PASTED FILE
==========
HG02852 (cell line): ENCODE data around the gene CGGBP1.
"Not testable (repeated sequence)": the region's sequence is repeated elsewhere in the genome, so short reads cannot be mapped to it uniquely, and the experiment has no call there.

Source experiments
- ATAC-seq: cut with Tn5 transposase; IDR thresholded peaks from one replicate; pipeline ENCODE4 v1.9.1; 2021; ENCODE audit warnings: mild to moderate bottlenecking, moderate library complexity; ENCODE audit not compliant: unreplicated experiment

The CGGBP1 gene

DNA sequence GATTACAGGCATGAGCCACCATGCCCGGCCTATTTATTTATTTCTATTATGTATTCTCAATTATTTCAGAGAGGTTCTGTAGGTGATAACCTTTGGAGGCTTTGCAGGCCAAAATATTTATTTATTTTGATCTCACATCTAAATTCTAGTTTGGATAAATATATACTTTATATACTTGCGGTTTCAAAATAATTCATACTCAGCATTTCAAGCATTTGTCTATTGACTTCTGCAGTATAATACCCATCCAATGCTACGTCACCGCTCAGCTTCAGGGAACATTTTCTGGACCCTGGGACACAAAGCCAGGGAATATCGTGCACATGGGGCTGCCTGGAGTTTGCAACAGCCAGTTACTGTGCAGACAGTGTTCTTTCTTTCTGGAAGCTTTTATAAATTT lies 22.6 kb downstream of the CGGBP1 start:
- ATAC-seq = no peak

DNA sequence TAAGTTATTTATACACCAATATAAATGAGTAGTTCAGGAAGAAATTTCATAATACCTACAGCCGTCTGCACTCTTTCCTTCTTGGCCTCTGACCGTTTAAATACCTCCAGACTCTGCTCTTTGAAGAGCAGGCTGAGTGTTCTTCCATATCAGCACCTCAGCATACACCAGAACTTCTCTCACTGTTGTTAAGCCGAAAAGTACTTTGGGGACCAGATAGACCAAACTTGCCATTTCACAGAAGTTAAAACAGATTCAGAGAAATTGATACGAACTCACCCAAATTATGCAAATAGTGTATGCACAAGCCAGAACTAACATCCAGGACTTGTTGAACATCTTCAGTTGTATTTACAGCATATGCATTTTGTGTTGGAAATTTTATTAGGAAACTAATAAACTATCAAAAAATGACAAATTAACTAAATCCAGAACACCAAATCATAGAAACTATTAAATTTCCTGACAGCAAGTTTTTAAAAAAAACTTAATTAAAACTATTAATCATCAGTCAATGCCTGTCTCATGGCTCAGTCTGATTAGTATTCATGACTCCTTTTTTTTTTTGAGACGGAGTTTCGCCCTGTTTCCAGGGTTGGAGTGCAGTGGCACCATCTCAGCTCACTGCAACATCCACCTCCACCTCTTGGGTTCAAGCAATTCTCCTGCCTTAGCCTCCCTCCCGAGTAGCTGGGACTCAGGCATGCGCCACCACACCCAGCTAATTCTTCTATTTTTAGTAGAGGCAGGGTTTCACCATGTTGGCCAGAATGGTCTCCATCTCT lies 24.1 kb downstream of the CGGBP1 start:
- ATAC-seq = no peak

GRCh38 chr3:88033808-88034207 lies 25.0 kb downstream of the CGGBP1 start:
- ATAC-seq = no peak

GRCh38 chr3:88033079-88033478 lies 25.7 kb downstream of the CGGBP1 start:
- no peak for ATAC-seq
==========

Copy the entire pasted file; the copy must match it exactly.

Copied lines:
HG02852 (cell line): ENCODE data around the gene CGGBP1.
"Not testable (repeated sequence)": the region's sequence is repeated elsewhere in the genome, so short reads cannot be mapped to it uniquely, and the experiment has no call there.

Source experiments
- ATAC-seq: cut with Tn5 transposase; IDR thresholded peaks from one replicate; pipeline ENCODE4 v1.9.1; 2021; ENCODE audit warnings: mild to moderate bottlenecking, moderate library complexity; ENCODE audit not compliant: unreplicated experiment

The CGGBP1 gene

DNA sequence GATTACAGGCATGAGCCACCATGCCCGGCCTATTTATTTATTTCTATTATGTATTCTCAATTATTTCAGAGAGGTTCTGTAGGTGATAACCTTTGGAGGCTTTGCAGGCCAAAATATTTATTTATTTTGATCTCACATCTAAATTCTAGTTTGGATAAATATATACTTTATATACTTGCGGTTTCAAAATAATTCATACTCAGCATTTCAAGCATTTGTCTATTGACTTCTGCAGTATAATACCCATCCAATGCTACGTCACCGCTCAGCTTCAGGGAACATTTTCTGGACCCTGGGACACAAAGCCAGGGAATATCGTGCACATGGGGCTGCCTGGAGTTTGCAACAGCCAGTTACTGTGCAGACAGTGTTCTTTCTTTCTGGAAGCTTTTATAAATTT lies 22.6 kb downstream of the CGGBP1 start:
- ATAC-seq = no peak

DNA sequence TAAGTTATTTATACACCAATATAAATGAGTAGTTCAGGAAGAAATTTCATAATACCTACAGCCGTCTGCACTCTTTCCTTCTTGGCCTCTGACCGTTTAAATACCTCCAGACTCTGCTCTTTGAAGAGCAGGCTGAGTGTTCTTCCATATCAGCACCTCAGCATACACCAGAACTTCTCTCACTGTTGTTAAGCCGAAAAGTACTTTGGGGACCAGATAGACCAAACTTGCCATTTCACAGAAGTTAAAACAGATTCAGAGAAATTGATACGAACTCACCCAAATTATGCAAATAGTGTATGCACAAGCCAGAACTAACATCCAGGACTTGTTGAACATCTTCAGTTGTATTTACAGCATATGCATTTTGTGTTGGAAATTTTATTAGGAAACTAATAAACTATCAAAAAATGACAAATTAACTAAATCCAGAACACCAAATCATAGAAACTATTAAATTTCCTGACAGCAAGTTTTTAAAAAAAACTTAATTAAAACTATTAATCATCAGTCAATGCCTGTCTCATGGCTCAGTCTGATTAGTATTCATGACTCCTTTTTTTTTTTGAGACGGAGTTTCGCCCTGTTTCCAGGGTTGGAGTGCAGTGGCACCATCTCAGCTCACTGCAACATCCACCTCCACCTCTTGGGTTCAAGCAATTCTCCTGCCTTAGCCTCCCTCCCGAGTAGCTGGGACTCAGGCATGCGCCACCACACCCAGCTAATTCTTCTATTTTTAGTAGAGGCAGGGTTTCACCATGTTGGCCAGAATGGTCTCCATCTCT lies 24.1 kb downstream of the CGGBP1 start:
- ATAC-seq = no peak

GRCh38 chr3:88033808-88034207 lies 25.0 kb downstream of the CGGBP1 start:
- ATAC-seq = no peak

GRCh38 chr3:88033079-88033478 lies 25.7 kb downstream of the CGGBP1 start:
- no peak for ATAC-seq